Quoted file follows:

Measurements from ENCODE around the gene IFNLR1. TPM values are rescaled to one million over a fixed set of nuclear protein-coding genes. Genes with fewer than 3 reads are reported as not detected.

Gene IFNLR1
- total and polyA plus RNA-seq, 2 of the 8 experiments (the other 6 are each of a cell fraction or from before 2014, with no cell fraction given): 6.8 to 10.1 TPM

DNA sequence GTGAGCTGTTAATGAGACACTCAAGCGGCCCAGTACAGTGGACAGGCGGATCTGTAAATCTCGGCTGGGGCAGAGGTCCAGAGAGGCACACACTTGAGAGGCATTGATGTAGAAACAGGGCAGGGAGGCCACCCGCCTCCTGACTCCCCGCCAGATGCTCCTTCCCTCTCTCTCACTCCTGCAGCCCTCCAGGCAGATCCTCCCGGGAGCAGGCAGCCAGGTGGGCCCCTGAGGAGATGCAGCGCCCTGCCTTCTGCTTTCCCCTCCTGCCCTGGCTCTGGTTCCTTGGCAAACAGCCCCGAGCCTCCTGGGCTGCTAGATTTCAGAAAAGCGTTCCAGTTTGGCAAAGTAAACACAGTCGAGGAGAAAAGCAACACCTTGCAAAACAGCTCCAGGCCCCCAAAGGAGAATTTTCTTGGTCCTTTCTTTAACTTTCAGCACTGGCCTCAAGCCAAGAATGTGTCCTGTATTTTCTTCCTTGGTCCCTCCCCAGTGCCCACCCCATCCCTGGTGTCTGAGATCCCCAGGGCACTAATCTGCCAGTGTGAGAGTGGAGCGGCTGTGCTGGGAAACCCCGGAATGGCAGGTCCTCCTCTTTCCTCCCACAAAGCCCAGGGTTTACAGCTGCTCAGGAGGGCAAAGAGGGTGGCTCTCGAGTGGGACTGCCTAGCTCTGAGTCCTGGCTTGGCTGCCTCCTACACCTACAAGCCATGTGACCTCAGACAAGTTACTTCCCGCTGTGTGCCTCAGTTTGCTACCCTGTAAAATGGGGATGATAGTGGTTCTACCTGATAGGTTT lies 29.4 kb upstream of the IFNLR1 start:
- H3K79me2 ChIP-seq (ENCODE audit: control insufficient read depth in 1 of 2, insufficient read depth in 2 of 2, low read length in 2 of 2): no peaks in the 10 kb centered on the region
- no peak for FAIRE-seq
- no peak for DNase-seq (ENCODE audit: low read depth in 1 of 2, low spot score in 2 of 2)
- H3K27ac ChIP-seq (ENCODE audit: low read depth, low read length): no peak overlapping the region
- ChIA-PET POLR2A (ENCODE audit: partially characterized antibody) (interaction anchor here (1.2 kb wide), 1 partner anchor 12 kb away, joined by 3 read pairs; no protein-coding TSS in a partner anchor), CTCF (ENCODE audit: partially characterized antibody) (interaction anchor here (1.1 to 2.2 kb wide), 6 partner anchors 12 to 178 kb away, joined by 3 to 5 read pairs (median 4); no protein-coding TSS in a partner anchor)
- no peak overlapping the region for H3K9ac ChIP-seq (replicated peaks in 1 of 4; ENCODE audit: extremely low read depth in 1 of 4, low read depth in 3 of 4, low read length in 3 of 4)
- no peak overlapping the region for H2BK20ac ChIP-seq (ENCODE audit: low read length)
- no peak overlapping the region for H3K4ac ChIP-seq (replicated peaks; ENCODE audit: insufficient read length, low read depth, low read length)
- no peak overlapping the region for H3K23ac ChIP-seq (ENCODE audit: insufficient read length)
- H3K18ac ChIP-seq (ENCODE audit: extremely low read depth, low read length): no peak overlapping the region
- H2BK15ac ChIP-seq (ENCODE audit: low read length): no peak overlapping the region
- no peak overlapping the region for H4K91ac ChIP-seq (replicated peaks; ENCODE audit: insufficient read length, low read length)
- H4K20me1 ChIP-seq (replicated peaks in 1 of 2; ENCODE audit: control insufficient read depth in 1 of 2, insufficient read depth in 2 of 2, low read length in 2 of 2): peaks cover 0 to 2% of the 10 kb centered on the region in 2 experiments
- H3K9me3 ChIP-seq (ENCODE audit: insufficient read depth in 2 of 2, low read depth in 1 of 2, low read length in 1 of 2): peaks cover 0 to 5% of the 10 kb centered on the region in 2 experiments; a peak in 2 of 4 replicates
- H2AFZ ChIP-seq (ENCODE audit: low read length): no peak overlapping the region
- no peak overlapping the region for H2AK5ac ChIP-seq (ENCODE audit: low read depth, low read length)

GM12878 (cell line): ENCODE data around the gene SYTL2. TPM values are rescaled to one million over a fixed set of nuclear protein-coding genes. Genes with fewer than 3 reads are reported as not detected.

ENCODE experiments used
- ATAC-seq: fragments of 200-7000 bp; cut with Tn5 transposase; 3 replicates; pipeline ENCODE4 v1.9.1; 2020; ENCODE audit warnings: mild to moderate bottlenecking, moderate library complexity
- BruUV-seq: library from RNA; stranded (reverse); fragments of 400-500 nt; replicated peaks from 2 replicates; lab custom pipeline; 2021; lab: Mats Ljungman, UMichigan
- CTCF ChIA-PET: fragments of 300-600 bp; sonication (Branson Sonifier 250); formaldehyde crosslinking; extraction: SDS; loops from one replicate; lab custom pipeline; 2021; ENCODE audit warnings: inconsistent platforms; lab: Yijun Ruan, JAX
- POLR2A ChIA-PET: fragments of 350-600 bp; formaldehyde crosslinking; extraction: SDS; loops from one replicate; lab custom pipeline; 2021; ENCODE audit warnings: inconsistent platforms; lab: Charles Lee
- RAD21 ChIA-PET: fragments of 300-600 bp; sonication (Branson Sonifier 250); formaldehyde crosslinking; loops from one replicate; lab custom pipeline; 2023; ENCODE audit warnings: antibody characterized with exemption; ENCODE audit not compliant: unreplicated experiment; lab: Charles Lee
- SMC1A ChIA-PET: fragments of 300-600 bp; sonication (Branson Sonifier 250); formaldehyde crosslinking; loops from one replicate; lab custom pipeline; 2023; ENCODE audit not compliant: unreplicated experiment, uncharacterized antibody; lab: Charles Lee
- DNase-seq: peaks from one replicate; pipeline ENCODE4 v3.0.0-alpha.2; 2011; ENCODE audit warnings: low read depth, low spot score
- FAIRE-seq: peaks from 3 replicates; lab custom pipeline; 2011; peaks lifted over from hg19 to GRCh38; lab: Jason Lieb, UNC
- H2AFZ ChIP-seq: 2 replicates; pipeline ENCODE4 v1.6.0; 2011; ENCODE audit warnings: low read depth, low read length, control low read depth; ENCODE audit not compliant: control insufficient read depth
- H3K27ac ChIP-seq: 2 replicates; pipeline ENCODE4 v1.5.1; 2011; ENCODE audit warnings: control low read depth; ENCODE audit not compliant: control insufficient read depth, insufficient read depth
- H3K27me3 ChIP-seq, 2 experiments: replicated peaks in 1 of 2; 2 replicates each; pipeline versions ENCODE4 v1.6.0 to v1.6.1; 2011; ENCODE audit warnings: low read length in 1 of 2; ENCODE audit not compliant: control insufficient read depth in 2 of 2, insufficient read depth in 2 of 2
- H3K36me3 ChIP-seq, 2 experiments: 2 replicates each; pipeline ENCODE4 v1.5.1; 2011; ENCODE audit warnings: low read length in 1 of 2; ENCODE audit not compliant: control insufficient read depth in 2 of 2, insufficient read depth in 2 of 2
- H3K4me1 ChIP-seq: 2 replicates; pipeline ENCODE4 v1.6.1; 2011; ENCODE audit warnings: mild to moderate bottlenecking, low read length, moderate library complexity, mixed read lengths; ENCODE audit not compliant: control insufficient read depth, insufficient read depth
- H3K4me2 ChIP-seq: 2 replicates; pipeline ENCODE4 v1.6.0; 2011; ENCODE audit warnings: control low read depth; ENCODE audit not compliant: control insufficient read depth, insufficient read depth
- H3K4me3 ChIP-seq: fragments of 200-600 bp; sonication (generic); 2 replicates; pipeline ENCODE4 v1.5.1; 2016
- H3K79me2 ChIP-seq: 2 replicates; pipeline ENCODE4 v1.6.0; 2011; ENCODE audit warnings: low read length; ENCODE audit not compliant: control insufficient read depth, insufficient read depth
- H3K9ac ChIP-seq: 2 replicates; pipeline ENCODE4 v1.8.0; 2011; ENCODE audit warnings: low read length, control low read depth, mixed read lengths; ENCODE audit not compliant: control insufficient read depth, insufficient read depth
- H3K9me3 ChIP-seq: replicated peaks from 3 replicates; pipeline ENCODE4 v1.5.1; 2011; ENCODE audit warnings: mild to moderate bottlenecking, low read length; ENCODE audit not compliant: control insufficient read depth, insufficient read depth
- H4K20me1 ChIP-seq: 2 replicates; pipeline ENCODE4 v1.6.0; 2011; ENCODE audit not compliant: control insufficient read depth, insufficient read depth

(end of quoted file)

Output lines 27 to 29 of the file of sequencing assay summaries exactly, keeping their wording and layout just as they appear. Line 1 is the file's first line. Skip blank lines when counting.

- RAD21 ChIA-PET: fragments of 300-600 bp; sonication (Branson Sonifier 250); formaldehyde crosslinking; loops from one replicate; lab custom pipeline; 2023; ENCODE audit warnings: antibody characterized with exemption; ENCODE audit not compliant: unreplicated experiment; lab: Charles Lee
- SMC1A ChIA-PET: fragments of 300-600 bp; sonication (Branson Sonifier 250); formaldehyde crosslinking; loops from one replicate; lab custom pipeline; 2023; ENCODE audit not compliant: unreplicated experiment, uncharacterized antibody; lab: Charles Lee
- DNase-seq: peaks from one replicate; pipeline ENCODE4 v3.0.0-alpha.2; 2011; ENCODE audit warnings: low read depth, low spot score